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Dr Adam Fraser   was the closing keynote speaker at the RCSA PEARL
Consultant Forum last week and, as usual, he delivered an entirely appropriate
conclusion to a fabulous event.


Many within our
industry will have seen Adam on stage and know what a dynamic and effective
presenter he is. I have seen him a few times before but as with all excellent
speakers, the more frequently you hear them speak, the more you want to hear
them again because they provide that wonderfully intoxicating combination of
education, entertainment and motivation.


Adam covered a
range of things within the topic of Flow: The Key to High Performance  . I
couldn’t possibly do Adam’s presentation justice in a blog but I did want to
highlight a couple of very powerful things that Adam shared.


Multi-tasking is a time-wasting delusion  : Focusing on one task to completion will always be a more productive
way to work than constantly ‘context switching’.  
Adam proved this when he asked us to write ‘multitasking disengages my brain’
on a piece of paper and then directly below, write the complete alphabet in
The first time we were asked to complete the exercise we had to switch between
each line ie write ‘m’ (the first letter of ‘multi-tasking’), then ‘a’, then
‘u’ (the second letter of ‘multi-tasking’) then ‘b’ and so on. Then we were
asked to complete the exercise by writing each line fully before writing the
other line. The result was revealing. On average, it took 4 times longer  
to undertake the task the first way compared to the second way.


The past few days
have been a classic example of this principle in action. As a Tasmanian cricket
fan, I have been following the progress of my team as they contest the final of
the domestic first class competition (Sheffield Shield).  
As the match ebbed and flowed I constantly found myself being drawn back to the
ball-by-ball blog of the final and, as a result, having my momentum interrupted
constantly. The result of this context switching is that it is now 7.17am on a
Wednesday morning as I write this and I am well behind my self-imposed deadline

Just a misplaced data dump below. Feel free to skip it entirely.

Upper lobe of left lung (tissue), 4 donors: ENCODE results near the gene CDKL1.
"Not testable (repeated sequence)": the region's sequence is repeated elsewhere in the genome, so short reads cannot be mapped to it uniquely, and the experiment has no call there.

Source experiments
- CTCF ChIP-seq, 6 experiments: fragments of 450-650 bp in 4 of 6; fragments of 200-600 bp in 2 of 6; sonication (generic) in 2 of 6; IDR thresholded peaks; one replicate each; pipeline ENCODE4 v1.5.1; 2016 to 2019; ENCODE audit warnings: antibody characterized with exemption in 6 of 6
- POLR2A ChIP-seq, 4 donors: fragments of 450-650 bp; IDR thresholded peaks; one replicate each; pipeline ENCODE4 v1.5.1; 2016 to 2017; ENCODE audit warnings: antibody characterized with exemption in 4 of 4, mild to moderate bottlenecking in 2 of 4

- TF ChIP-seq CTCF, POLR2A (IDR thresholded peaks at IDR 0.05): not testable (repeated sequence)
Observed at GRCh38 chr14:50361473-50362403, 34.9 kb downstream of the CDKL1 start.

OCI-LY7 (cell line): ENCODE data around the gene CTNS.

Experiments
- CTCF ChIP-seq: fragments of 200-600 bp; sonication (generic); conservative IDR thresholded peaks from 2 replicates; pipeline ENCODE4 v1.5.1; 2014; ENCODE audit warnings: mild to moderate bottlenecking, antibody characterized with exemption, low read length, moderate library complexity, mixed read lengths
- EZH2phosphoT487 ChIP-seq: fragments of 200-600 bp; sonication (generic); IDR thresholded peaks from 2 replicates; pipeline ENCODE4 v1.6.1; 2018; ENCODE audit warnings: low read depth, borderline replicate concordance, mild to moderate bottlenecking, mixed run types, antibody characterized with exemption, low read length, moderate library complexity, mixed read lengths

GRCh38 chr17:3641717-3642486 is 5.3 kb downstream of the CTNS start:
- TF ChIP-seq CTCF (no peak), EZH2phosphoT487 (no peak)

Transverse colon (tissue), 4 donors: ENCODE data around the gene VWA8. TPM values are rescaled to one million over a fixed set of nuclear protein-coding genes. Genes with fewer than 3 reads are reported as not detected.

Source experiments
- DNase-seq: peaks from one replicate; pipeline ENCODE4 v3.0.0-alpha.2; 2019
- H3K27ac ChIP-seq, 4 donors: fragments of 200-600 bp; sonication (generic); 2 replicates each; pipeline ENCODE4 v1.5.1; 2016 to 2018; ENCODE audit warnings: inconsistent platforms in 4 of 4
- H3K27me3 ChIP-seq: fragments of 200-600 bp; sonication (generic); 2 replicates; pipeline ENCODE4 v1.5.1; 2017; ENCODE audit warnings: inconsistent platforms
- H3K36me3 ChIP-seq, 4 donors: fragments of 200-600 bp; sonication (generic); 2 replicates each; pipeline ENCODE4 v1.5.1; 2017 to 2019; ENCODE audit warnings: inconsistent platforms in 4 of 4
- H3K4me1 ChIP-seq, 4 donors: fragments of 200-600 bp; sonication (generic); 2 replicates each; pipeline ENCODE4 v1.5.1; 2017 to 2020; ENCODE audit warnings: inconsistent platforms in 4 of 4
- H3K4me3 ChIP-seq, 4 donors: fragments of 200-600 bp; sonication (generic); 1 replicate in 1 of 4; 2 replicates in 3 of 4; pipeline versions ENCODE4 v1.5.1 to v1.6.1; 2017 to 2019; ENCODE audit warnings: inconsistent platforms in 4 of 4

for completing InSight!


Adam asked us the
question: ‘Is your environment helping you focus? If it’s not then make sure
you do everything in your power to change your environment so that it does help
you focus.’


Highly effective
people know that multi-tasking is bunk and do everything in their power to ‘be
present’ so that they can complete one task before moving on to the next task.


2. Being
present with people builds trust  : Ever had
an experience where the person you were talking to was clearly somewhere else;
not physically but with their attention? It’s not only annoying it’s
disrespectful and it’s a waste of time.  
Any communication that occurs in that interaction is devalued by the lack of
focus one person is bringing to that conversation. The opportunity to build
trust is lost. Adam suggested that 50% of the time people are not genuinely
present in their conversations as they are absorbed by some other concern.


In the time I have
spent with my five year old son, James, since Adam’s presentation last
Thursday, I have been very conscious of giving him my full attention whenever I
am with him. I have left my phone elsewhere and when James has spoken to me I
have looked him in the eye and given him my full attention. It’s been far more
difficult than I might have thought. I am embarrassed at how easily I am
distracted and not genuinely present with him.


The result has been
that, this morning, James completed all the daily preparation-for-school tasks
I asked him to do, without having to ask him a second time. Wow! That’s the
power of being present.


As Adam said, ‘Giving
people your undivided attention is a real gift and something they don’t
experience all the time. This undivided attention builds trust and when you
have trust you have the foundation of being a genuine leader of people.’


Are you giving your
undivided, uninterrupted attention to both your tasks and your interactions
with people?


How much more might
you accomplish and achieve if you did?


1 Comment

  1. Aylin Dulagil on 18/07/2013 at 11:07 pm

    Thanks Ross – Love your insights about being present and also about remembering what you've learned. Will definitely take more action sooner.

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